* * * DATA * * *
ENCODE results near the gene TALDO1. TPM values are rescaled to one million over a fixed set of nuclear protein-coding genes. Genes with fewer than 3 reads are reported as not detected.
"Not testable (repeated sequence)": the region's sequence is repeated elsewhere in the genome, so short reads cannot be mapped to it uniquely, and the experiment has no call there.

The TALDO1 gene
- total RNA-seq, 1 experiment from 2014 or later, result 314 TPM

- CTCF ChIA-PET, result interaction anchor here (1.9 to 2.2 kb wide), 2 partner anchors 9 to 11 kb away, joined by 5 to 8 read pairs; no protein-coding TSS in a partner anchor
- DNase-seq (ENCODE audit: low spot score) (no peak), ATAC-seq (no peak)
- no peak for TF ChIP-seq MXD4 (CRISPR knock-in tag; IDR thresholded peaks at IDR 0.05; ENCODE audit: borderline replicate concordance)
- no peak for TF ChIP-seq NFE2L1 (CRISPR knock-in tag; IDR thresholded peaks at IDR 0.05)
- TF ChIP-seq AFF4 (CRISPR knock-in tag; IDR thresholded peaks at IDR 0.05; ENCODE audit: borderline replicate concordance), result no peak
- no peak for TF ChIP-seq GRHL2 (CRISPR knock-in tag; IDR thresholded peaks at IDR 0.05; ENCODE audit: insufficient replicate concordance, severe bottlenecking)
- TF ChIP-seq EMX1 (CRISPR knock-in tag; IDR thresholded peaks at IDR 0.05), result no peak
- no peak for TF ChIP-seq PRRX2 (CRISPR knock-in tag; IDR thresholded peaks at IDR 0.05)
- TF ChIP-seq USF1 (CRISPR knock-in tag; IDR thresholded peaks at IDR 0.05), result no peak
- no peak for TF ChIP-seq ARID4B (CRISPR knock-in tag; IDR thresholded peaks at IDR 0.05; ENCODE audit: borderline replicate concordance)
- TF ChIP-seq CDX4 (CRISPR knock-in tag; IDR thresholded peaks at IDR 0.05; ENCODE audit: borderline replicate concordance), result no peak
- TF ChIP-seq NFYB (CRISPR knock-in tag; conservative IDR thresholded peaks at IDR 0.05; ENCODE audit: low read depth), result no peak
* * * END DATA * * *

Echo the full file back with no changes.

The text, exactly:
ENCODE results near the gene TALDO1. TPM values are rescaled to one million over a fixed set of nuclear protein-coding genes. Genes with fewer than 3 reads are reported as not detected.
"Not testable (repeated sequence)": the region's sequence is repeated elsewhere in the genome, so short reads cannot be mapped to it uniquely, and the experiment has no call there.

The TALDO1 gene
- total RNA-seq, 1 experiment from 2014 or later, result 314 TPM

- CTCF ChIA-PET, result interaction anchor here (1.9 to 2.2 kb wide), 2 partner anchors 9 to 11 kb away, joined by 5 to 8 read pairs; no protein-coding TSS in a partner anchor
- DNase-seq (ENCODE audit: low spot score) (no peak), ATAC-seq (no peak)
- no peak for TF ChIP-seq MXD4 (CRISPR knock-in tag; IDR thresholded peaks at IDR 0.05; ENCODE audit: borderline replicate concordance)
- no peak for TF ChIP-seq NFE2L1 (CRISPR knock-in tag; IDR thresholded peaks at IDR 0.05)
- TF ChIP-seq AFF4 (CRISPR knock-in tag; IDR thresholded peaks at IDR 0.05; ENCODE audit: borderline replicate concordance), result no peak
- no peak for TF ChIP-seq GRHL2 (CRISPR knock-in tag; IDR thresholded peaks at IDR 0.05; ENCODE audit: insufficient replicate concordance, severe bottlenecking)
- TF ChIP-seq EMX1 (CRISPR knock-in tag; IDR thresholded peaks at IDR 0.05), result no peak
- no peak for TF ChIP-seq PRRX2 (CRISPR knock-in tag; IDR thresholded peaks at IDR 0.05)
- TF ChIP-seq USF1 (CRISPR knock-in tag; IDR thresholded peaks at IDR 0.05), result no peak
- no peak for TF ChIP-seq ARID4B (CRISPR knock-in tag; IDR thresholded peaks at IDR 0.05; ENCODE audit: borderline replicate concordance)
- TF ChIP-seq CDX4 (CRISPR knock-in tag; IDR thresholded peaks at IDR 0.05; ENCODE audit: borderline replicate concordance), result no peak
- TF ChIP-seq NFYB (CRISPR knock-in tag; conservative IDR thresholded peaks at IDR 0.05; ENCODE audit: low read depth), result no peak